Two Asteroids Seen … From Mars!

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April 25 2014 7:15 AM

Two Asteroids Seen … From Mars!

curiosity_deimos_ceres_vesta
Deimos, Ceres, and Vesta seen by Curiosity. Phobos (the other moon of Mars), Saturn, and Jupiter were also observed at different times that same night. The dots in the picture are subatomic particle hits on the camera. Click to embiggen.

Photo by NASA/JPL-Caltech/MSSS/Texas A&M

Well, this is pretty nifty: For the first time, asteroids have been seen from the surface of Mars. Not only that, but we get two for the price of one!

Phil Plait Phil Plait

Phil Plait writes Slate’s Bad Astronomy blog and is an astronomer, public speaker, science evangelizer, and author of Death From the Skies!  

The Curiosity rover normally takes lots of pictures of the surface of the Red Planet, but sometimes the cameras are pointed heavenward to capture images of the sky (it once took a picture of the Earth and Moon together). In this case, it was aimed at the tiny Martian moon Deimos. We know how bright Deimos should look from the surface, and how bright it actually appears to the rover gives an indication of how transparent the sky is. Sometimes ice and haze form in the thin air on Mars, and this is a good way to measure it.

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However, a cosmic coincidence adds some spice to the picture. The asteroids Ceres and Vesta are both on the same side of the Sun right now, and very near each other in the sky as seen from Mars (and on Earth, too). The folks planning the Curiosity observations could’ve taken the pictures any time, but on April 20, 2014 they waited until Deimos moved near the two asteroids. In that way, they made a solar system first.

ceres_vesta_mars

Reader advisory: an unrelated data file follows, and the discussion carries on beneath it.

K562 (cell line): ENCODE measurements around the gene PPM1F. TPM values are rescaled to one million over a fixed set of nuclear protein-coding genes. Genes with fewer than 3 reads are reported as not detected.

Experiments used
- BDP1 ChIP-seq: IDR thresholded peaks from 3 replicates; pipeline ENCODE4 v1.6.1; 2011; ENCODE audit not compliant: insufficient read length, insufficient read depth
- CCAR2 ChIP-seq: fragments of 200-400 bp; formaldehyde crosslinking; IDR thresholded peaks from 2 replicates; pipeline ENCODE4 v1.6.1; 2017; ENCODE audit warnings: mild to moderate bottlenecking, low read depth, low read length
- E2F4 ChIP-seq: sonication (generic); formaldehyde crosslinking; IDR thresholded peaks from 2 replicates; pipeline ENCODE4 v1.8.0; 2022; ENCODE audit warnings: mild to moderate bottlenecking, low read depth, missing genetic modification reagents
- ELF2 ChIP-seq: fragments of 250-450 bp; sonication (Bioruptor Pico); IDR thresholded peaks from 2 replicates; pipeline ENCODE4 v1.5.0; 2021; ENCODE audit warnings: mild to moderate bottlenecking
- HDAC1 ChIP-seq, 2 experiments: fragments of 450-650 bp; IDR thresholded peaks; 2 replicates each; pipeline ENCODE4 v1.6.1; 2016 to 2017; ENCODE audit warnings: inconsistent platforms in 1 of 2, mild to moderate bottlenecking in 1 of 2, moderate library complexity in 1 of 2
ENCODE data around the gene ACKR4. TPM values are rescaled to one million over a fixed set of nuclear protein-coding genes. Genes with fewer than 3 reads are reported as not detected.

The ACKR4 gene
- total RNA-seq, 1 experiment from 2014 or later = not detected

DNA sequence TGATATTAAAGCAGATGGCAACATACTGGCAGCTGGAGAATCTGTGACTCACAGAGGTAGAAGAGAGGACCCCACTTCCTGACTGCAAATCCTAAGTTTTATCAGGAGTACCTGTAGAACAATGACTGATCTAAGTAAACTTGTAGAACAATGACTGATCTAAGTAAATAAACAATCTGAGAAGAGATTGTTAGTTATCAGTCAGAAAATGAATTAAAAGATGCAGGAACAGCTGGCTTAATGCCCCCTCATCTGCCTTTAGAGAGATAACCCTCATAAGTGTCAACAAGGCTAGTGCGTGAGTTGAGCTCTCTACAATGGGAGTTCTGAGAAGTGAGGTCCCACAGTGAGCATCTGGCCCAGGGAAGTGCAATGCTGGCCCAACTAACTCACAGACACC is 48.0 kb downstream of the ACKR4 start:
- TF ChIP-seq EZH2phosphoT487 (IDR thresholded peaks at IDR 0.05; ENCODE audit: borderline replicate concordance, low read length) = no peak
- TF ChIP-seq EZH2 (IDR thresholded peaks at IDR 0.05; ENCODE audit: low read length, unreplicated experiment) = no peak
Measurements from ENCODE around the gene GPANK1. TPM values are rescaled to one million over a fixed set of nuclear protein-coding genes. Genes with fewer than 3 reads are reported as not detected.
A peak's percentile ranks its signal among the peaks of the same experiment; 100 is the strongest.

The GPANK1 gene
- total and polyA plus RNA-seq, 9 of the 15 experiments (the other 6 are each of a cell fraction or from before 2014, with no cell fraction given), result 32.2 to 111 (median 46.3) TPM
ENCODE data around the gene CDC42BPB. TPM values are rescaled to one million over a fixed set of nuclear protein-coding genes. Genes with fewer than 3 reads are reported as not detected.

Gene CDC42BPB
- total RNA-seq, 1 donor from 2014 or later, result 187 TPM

The orbits and current positions of Vesta (top) and Ceres (bottom), with Mars and Earth shown. We all make a pretty neat line.

Drawings by NASA/JPL-Caltech

Vesta is almost visible to the naked eye from Earth, and Ceres a bit fainter. But Mars is 100 million kilometers (60 million miles) closer to the pair, making them brighter, and easily visible to Curiosity’s camera. What’s funny is that right now, Mars is almost directly between us and the two asteroids—all three are in the constellation of Virgo. Mars is about 15° from Ceres, and 12° from Vesta. Most binoculars have a smaller field of view than that, but with a good sky chart you can spot all three in a matter of seconds.

And when you peer in that direction, think on this: The Dawn spacecraft spent over a year at Vesta, taking incredible observations of the asteroid. It left there in September 2012 headed outward … to Ceres! It’ll arrive at the solar system’s largest asteroid in February 2015. It’s far too faint to see with even a big telescope, so you’ll never see it yourself with binoculars, but it’s there.

When you look at that part of the sky you’re seeing roughly the same thing Curiosity did, but you also see Mars with Curiosity on it. And in that same region of the sky is another spacecraft, another proxy of humanity, on its way to explore yet another world.

I get chills thinking about that sometimes. We see amazing things from our home planet, but what we can’t see well we send our robots to explore, leap frogging their way across the solar system. We achieve great things, we humans, when we want them badly enough.

Phil Plait writes Slate’s Bad Astronomy blog and is an astronomer, public speaker, science evangelizer, and author of Death From the Skies!  

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